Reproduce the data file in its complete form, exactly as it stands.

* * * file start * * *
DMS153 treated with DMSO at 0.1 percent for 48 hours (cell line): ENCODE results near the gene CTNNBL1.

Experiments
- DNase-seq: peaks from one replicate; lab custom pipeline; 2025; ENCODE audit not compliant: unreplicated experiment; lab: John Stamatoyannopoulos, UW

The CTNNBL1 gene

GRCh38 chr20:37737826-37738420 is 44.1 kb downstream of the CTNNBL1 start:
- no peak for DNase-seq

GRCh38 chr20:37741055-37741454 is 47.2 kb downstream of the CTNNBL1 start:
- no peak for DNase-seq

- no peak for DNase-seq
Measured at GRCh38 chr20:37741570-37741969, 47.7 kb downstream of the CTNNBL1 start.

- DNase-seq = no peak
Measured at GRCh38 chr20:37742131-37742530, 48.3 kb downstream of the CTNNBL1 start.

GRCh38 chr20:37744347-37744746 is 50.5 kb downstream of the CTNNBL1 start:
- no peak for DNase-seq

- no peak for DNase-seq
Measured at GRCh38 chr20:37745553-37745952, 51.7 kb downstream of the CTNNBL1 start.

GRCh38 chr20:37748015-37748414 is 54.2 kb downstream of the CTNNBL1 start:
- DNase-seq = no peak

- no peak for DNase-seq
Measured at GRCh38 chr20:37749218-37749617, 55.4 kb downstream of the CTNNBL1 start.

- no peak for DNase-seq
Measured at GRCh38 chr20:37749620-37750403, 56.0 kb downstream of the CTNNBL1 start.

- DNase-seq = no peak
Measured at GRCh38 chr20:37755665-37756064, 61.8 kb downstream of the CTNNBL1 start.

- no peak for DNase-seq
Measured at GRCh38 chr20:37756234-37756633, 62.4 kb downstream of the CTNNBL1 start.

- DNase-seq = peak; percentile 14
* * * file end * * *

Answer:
DMS153 treated with DMSO at 0.1 percent for 48 hours (cell line): ENCODE results near the gene CTNNBL1.

Experiments
- DNase-seq: peaks from one replicate; lab custom pipeline; 2025; ENCODE audit not compliant: unreplicated experiment; lab: John Stamatoyannopoulos, UW

The CTNNBL1 gene

GRCh38 chr20:37737826-37738420 is 44.1 kb downstream of the CTNNBL1 start:
- no peak for DNase-seq

GRCh38 chr20:37741055-37741454 is 47.2 kb downstream of the CTNNBL1 start:
- no peak for DNase-seq

- no peak for DNase-seq
Measured at GRCh38 chr20:37741570-37741969, 47.7 kb downstream of the CTNNBL1 start.

- DNase-seq = no peak
Measured at GRCh38 chr20:37742131-37742530, 48.3 kb downstream of the CTNNBL1 start.

GRCh38 chr20:37744347-37744746 is 50.5 kb downstream of the CTNNBL1 start:
- no peak for DNase-seq

- no peak for DNase-seq
Measured at GRCh38 chr20:37745553-37745952, 51.7 kb downstream of the CTNNBL1 start.

GRCh38 chr20:37748015-37748414 is 54.2 kb downstream of the CTNNBL1 start:
- DNase-seq = no peak

- no peak for DNase-seq
Measured at GRCh38 chr20:37749218-37749617, 55.4 kb downstream of the CTNNBL1 start.

- no peak for DNase-seq
Measured at GRCh38 chr20:37749620-37750403, 56.0 kb downstream of the CTNNBL1 start.

- DNase-seq = no peak
Measured at GRCh38 chr20:37755665-37756064, 61.8 kb downstream of the CTNNBL1 start.

- no peak for DNase-seq
Measured at GRCh38 chr20:37756234-37756633, 62.4 kb downstream of the CTNNBL1 start.

- DNase-seq = peak; percentile 14